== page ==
You Don’t Know Who Can or Cannot Beat Trump

Well, here we go. The Democratic primaries are about to get underway with the infamously weird Iowa Caucuses. It will be a roller coaster from now until the Virgin Island caucuses on June 6. And there’s always a chance we won’t have a nominee until the Dem convention, which begins July 13.

Here’s today’s gripe: I’m still seeing people in all forms of media declaring with great confidence who is and isn’t “electable.” But don’t listen to any of this. It’s all theories. Nobody really knows. “Nobody” includes famous politicians and people who spout opinions on the teevee as well as everybody on social media.

Steve Rosenthal at The American Prospect:

Most public polls now show Sanders, Biden, and Bloomberg beating Trump by between three and seven points, with most of the other candidates beating him by slightly smaller margins. And the most recent CNN poll shows that 57 percent of Democrats believe the party should nominate the candidate with the strongest chance of defeating Trump—the highest it’s been since last June.

Here’s the rub: Trying to figure out who is the most electable candidate is a losing proposition…. The path to the White House is littered with countless candidates who on paper and in early polls were supremely electable and created a fair amount of excitement—but then something happened.

Usually what happened was elections. The people who look good in theory before the primaries begin are not always the same people who actually get the votes. That’s true more often than not, I believe.

The “experts” are going by the conventional wisdom of recent decades, which is based on theories that maybe were valid in the past, or not, but is mostly blind to the state of the electorate at the moment. The voters who turn out in 2020 will not be the same people who voted in 1972, or 1980, or 1992, or even exactly the same as 2016. The voters who turn out in 2020 will have different concerns and perspectives from earlier voters. The experts always seem to be a few election cycles behind in their judgments of what voters want.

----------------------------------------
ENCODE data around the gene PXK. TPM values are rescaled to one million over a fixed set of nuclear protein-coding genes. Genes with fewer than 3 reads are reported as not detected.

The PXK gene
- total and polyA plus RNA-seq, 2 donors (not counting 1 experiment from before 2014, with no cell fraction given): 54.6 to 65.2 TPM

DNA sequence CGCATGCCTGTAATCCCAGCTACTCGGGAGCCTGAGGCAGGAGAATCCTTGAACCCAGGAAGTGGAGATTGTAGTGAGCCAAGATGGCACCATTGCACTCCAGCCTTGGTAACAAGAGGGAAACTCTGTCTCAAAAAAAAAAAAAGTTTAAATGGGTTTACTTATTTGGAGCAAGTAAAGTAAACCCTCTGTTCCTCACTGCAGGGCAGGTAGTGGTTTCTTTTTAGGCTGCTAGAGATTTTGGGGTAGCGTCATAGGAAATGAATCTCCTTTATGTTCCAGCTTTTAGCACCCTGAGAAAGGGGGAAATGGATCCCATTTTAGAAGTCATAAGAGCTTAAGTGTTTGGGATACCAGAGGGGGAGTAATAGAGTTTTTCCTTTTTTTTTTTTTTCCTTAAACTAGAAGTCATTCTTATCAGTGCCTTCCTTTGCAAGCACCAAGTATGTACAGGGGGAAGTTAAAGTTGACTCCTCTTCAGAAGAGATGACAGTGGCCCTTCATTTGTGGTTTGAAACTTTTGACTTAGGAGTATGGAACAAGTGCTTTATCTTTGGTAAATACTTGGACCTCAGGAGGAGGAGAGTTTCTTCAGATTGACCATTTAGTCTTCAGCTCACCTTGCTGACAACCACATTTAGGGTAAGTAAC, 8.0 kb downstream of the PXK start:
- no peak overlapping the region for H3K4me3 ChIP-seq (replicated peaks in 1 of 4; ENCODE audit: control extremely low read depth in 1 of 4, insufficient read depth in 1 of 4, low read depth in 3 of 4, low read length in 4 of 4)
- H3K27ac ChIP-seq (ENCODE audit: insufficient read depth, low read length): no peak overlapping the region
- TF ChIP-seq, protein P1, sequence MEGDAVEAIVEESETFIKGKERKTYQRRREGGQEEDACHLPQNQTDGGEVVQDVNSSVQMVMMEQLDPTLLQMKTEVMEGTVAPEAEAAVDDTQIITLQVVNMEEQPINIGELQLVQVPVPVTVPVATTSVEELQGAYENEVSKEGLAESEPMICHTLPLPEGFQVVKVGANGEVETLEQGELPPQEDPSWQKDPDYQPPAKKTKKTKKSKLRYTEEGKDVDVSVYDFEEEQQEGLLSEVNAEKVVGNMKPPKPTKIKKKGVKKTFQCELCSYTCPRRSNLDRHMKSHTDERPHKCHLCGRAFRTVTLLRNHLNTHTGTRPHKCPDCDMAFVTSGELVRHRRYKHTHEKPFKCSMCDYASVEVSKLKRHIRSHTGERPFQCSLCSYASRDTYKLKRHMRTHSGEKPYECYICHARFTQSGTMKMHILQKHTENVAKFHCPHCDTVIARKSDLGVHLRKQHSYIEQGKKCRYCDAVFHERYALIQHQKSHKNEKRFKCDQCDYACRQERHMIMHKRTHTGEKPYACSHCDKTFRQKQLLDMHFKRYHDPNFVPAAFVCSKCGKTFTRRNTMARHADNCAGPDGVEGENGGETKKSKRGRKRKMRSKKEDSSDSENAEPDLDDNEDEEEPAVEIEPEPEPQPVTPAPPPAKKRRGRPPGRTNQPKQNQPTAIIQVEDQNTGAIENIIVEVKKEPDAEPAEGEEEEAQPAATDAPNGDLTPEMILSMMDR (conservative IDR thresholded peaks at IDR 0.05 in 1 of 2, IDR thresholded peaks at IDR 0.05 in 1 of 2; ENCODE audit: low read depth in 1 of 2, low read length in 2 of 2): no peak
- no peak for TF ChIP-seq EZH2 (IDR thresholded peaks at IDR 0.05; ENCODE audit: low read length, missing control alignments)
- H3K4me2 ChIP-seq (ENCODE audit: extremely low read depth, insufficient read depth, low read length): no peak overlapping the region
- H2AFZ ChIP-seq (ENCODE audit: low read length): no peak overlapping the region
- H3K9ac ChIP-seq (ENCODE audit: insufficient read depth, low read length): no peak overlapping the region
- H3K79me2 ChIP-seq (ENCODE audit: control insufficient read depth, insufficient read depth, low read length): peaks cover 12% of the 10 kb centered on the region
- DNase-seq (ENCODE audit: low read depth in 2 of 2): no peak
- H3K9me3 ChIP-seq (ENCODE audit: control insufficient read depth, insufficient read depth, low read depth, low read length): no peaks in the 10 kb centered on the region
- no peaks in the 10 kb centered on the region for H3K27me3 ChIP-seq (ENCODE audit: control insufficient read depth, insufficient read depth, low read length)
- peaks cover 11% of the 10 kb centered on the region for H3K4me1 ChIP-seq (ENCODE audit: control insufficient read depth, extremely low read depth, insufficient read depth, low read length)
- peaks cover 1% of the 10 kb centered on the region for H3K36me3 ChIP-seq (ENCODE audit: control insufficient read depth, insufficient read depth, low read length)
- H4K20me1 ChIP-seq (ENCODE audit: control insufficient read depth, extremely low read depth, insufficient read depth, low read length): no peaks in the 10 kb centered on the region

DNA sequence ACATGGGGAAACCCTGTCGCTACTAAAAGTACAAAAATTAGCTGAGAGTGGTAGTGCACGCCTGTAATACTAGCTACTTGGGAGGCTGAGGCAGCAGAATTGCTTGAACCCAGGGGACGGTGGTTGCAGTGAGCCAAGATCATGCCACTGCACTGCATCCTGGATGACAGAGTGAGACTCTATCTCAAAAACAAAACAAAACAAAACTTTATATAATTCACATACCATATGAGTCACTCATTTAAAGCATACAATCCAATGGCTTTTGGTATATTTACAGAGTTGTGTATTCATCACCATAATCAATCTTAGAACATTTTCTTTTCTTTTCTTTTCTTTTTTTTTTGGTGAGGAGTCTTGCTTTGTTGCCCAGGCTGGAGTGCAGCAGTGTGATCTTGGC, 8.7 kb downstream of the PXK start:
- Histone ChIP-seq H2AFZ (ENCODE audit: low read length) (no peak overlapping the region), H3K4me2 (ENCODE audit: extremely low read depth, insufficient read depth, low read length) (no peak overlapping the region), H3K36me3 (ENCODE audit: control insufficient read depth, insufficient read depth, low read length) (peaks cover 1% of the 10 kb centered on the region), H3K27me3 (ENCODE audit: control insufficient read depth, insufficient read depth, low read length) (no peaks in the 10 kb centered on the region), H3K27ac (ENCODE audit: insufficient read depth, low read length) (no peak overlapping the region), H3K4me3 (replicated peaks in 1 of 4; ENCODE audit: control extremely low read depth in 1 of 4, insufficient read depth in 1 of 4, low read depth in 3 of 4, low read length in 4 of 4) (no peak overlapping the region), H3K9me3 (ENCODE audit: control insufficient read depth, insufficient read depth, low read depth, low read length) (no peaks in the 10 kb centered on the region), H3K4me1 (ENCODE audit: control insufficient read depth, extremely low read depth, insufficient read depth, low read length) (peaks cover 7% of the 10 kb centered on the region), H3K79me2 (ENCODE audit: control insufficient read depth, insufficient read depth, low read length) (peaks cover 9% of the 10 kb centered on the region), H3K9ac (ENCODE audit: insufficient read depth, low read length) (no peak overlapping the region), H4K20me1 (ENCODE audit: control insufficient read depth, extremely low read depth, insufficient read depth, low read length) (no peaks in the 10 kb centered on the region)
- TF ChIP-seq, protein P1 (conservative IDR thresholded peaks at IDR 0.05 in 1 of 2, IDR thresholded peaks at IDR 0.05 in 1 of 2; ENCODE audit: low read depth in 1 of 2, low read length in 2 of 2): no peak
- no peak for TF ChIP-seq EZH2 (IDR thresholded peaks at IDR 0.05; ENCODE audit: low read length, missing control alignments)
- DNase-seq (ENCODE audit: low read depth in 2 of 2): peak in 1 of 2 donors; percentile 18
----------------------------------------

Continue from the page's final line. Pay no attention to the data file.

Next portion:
The rest of us passionate partisans tend to suffer tunnel vision. We know what we like. We know what our friends like. We know what the people we bump into on social media like. This is not, however, a representative sampling of the electorate.

There is palpable hysteria on the part of the Democratic establishment right now that Bernie Sanders might run away with the early primaires. They are certain, of course, that Sanders cannot beat Trump. This certitude is based partly on their lingering dislike of Sanders for having challenged Hillary Clinton in 2016 combined with the ghost of the mostly mis-remembered election of 1972.

George McGovern allegedly taught us that “extremists” can’t win. The problem with that assessment is that McGovern was not at all extreme. His alleged extremism was the excuse Democrats manufactured in their heads to explain the debacle of 1972. As Ed Kilgore documents here, what really hurt McGovern was an amateurish general election campaign (e.g., the Tom Eagleton fiasco) combined with a lack of support from Democratic party stakeholders who would have preferred someone else.

The ex post facto mythology of the McGovern campaign represented it as a takeover by a wild-eyed bunch of radicals determined to purge the Democratic Party of the “Establishment” elements (including the labor movement) that had sustained it for so long. As noted above, the white southern wing of the party had already seceded (at the presidential level, anyway). Also as noted above, McGovern and his supporters weren’t repudiating LBJ’s War in Vietnam; by then it was definitely Nixon’s War.

What did happen was a widespread abandonment of the Democratic presidential nominee, led by a labor movement (or at least by the leadership of the AFL-CIO) that was still loyal to Johnson and Humphrey and didn’t feel its interests would be particularly compromised if Nixon won reelection. Political historian Rick Perlstein reminds us that McGovern wasn’t the aggressor in intraparty strife:

Humphrey himself, backed by [AFL-CIO president George] Meany, ran a stupendously vicious primary campaign against McGovern in the late innings. Edmund Muskie, Scoop Jackson, and Humphrey even cast aspersions against McGovern on “Meet the Press” segments during the convention. Others were more casual — like the Catholic Missouri senator, one of the few up and comers associated with the regulars’ old order, who gave a blind quote to Evans and Novak at the height of the primary season, when McGovern looked to be clinching the nomination: “The people don’t know McGovern is for amnesty, abortion, and legalization of pot. Once Middle America — Catholic Middle America, in particular — finds this out, he’s dead.”